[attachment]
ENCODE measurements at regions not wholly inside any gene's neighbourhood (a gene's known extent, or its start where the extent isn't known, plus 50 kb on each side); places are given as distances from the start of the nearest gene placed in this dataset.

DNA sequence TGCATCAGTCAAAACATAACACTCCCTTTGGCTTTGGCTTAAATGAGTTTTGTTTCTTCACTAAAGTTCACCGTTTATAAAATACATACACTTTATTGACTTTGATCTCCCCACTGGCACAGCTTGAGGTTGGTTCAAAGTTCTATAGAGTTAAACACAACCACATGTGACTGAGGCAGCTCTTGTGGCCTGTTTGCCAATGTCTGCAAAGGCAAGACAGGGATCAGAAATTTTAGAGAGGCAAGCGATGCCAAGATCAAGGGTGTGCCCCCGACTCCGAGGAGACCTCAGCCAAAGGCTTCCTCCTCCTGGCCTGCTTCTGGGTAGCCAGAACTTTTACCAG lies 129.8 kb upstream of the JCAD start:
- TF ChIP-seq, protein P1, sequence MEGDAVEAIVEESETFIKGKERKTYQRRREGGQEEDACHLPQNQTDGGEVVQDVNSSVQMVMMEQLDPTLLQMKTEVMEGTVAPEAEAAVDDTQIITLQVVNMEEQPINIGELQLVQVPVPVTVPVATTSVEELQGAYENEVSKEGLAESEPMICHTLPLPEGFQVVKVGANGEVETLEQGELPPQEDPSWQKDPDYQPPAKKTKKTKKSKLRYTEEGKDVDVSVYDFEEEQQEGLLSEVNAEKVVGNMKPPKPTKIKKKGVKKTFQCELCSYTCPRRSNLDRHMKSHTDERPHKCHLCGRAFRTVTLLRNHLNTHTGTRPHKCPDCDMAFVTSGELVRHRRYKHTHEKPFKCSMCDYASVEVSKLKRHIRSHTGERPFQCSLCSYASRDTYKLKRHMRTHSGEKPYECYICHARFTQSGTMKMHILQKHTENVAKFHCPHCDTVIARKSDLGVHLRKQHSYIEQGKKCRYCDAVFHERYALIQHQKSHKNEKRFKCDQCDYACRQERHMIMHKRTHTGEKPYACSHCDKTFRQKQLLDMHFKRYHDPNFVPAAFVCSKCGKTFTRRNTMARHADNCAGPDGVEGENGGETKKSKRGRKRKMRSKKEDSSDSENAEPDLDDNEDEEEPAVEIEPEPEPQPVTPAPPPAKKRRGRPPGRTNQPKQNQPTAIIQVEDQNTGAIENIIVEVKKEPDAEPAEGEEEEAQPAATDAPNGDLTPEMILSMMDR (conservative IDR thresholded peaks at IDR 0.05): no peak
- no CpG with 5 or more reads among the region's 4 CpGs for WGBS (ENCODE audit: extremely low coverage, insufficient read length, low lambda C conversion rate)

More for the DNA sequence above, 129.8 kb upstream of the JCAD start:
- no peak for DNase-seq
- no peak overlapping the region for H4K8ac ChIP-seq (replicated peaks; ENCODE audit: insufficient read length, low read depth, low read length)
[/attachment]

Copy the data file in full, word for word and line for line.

ENCODE measurements at regions not wholly inside any gene's neighbourhood (a gene's known extent, or its start where the extent isn't known, plus 50 kb on each side); places are given as distances from the start of the nearest gene placed in this dataset.

DNA sequence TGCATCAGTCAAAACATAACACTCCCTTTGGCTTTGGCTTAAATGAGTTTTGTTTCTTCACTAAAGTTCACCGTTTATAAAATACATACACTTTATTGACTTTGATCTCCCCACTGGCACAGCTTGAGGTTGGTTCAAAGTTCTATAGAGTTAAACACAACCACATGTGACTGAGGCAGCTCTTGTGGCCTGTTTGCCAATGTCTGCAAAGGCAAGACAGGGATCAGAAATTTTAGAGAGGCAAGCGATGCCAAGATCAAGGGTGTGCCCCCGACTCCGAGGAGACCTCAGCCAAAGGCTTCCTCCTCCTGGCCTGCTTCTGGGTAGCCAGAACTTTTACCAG lies 129.8 kb upstream of the JCAD start:
- TF ChIP-seq, protein P1, sequence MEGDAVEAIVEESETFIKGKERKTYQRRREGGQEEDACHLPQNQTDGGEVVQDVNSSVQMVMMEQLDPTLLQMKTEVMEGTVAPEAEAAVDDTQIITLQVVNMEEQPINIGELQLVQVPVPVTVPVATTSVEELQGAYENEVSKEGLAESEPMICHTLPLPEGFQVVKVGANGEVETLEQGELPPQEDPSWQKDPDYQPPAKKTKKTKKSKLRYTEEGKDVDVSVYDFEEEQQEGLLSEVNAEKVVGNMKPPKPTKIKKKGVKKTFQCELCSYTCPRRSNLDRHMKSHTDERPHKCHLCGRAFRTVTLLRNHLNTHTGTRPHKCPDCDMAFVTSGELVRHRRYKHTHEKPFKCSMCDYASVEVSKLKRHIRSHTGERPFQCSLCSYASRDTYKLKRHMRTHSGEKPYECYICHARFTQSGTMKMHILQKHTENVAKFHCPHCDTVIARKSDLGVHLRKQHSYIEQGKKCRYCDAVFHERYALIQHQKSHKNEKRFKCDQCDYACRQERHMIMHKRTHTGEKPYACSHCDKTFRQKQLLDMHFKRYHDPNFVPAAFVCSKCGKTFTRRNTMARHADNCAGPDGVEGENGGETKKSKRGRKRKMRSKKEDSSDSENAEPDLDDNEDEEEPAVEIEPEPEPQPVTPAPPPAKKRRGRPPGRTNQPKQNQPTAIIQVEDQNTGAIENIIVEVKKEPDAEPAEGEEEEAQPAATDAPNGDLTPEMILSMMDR (conservative IDR thresholded peaks at IDR 0.05): no peak
- no CpG with 5 or more reads among the region's 4 CpGs for WGBS (ENCODE audit: extremely low coverage, insufficient read length, low lambda C conversion rate)

More for the DNA sequence above, 129.8 kb upstream of the JCAD start:
- no peak for DNase-seq
- no peak overlapping the region for H4K8ac ChIP-seq (replicated peaks; ENCODE audit: insufficient read length, low read depth, low read length)